Was Abraham Lincoln really a champion wrestler?

Abraham Lincoln: Vampire Hunter can stake its heart out, because the real-life Lincoln kicked more butt than a bajillion brilliant fight scenes. As described in Lincoln's Last Trial, Honest Abe was a self-taught attorney who partly impressed his way to the presidency by using an almanac and his knack for tugging at heartstrings. He could reduce jurors to tears, and got teary-eyed himself during a murder case. Lincoln also earned a reputation for making men cry with his beastly wrestling ability. Even vampires probably knew not to cross him.

The better wrestler of Abe's nature

Smithsonian Magazine writes that during the 1860 Republican National Convention in Chicago, Abraham Lincoln's backers touted his background as a brawny backwoodsman. His cousin John Hanks brought a banner hung from two fence rails which read: "Abe Lincoln the Rail Splitter." The crown went "wild." Rail-omania didn't just run wild at the convention, though. Thanks to his backbreaking work as a rail splitter, Lincoln built up a freakish strength that enabled him to trounce men in wrestling matches.

Biographer Francis Fisher Browne paints an impressive portrait of the rail-splitter-in-chief: "In muscular power he was one in a thousand." A thrilling example of Lincoln's badassery happened when he was working as a store clerk in Illinois, and locked horns with Jack Armstrong, who was "strong as an ox" and billed as unbeatable in his neck of the woods. When Armstrong tried to cheat, an angered Lincoln "seized the bully by the neck and holding him at arm's length shook him like a little boy." Armstrong realized that Lincoln's arms were stronger, and embraced the better wrestler as a friend.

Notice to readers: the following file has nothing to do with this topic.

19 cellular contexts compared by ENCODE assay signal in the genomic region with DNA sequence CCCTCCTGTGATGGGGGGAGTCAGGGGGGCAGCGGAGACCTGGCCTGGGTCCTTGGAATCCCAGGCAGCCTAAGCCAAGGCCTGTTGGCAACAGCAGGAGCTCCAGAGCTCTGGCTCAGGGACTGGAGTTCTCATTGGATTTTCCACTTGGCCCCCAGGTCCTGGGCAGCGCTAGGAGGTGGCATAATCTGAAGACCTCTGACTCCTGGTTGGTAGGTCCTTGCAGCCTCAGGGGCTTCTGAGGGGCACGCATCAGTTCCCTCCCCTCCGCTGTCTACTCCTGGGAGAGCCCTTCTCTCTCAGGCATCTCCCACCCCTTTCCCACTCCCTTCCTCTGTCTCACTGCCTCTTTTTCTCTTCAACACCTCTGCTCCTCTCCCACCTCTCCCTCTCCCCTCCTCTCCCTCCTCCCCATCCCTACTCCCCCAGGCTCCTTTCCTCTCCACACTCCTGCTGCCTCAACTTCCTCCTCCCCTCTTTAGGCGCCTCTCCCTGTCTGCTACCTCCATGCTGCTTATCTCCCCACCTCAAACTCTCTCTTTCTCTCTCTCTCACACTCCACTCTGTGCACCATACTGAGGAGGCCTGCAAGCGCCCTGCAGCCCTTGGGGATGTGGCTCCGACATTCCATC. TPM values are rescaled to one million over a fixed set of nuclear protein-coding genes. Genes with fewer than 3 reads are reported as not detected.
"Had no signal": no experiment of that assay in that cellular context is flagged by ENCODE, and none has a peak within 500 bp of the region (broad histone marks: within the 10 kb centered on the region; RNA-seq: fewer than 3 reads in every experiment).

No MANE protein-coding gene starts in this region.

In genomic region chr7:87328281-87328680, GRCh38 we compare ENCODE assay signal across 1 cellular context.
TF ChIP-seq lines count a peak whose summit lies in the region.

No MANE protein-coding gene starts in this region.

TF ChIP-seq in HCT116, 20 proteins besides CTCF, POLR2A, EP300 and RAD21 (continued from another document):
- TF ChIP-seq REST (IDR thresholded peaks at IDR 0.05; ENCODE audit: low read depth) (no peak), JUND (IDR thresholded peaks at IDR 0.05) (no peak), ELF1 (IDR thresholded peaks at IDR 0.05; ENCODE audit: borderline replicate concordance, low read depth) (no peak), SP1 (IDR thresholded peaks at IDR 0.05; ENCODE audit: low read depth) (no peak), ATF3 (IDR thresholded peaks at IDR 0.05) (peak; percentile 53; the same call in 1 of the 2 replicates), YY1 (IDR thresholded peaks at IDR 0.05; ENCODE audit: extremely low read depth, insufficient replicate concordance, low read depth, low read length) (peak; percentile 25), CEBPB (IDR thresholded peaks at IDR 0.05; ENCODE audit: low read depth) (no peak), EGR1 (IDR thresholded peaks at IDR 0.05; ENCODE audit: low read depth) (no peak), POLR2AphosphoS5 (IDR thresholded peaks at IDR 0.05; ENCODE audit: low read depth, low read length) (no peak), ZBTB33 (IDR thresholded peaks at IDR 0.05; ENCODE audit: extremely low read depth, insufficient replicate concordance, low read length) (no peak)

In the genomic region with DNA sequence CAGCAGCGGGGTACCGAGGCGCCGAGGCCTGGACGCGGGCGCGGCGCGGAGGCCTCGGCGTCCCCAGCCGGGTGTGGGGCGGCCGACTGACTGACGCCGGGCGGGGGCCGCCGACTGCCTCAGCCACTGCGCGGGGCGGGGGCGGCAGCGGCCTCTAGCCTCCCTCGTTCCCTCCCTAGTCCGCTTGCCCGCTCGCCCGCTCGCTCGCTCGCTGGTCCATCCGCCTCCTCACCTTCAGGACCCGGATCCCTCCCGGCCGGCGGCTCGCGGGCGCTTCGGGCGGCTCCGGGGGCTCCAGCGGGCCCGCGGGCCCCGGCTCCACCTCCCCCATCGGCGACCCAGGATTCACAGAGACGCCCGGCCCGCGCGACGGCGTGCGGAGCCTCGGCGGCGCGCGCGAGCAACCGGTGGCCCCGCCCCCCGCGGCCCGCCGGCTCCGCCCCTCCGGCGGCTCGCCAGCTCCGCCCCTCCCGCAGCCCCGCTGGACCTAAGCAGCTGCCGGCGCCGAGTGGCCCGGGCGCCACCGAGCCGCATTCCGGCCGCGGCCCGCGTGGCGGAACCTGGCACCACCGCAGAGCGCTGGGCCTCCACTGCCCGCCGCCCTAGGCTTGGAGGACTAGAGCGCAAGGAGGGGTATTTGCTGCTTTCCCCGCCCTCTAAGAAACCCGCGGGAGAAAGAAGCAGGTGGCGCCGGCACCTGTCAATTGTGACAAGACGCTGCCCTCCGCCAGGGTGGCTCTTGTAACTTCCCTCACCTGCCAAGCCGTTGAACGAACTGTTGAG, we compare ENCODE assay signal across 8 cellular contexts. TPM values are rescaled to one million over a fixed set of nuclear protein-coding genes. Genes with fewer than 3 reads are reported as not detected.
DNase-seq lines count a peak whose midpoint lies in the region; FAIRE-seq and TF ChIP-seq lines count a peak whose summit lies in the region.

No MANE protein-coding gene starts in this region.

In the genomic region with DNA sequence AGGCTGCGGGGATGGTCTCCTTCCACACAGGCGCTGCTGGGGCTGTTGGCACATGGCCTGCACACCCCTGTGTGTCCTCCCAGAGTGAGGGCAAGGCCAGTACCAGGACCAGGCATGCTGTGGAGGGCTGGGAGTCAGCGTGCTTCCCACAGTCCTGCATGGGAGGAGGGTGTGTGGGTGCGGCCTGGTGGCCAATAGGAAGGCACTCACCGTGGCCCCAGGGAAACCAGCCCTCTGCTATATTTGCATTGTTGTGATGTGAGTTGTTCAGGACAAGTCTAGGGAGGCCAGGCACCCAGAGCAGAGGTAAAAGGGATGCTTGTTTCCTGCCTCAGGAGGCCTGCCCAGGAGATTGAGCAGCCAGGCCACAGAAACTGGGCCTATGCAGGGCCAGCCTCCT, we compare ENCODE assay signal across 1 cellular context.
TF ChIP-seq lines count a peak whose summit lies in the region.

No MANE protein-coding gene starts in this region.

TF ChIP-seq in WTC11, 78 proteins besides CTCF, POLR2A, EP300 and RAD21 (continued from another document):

Abe Lincoln: splitter of rails and spitter of trash talk

Abraham Lincoln walked the walk, talked the trash, and occasionally tossed men like garbage. All three transpired during his first ever political speech, when he saw a supporter getting attacked. As historian David Herbert Donald describes, Lincoln "strode into the audience, seized the assailant by the neck and the seat of his trousers, and, as one witness remembered, threw him twelve feet away."

Lincoln also put his oratorical talents to good use during confrontations. Sports Illustrated calls him a "world-class trash talker." For instance, when he defeated a foe with a single throw and found himself confronted by a mob, Lincoln deflated their puffed-up chests with a challenge: "Any of you want to try it, come on and whet your horns!" Evidently more likely to wet their pants, they didn't dare face him. 

Only one man on record had what it took to best Lincoln. During the Black Hawk War, Hank Thompson defeated the future sixteenth president in the regimental championship. Lincoln may have lost that battle, but he went on to win the Civil War.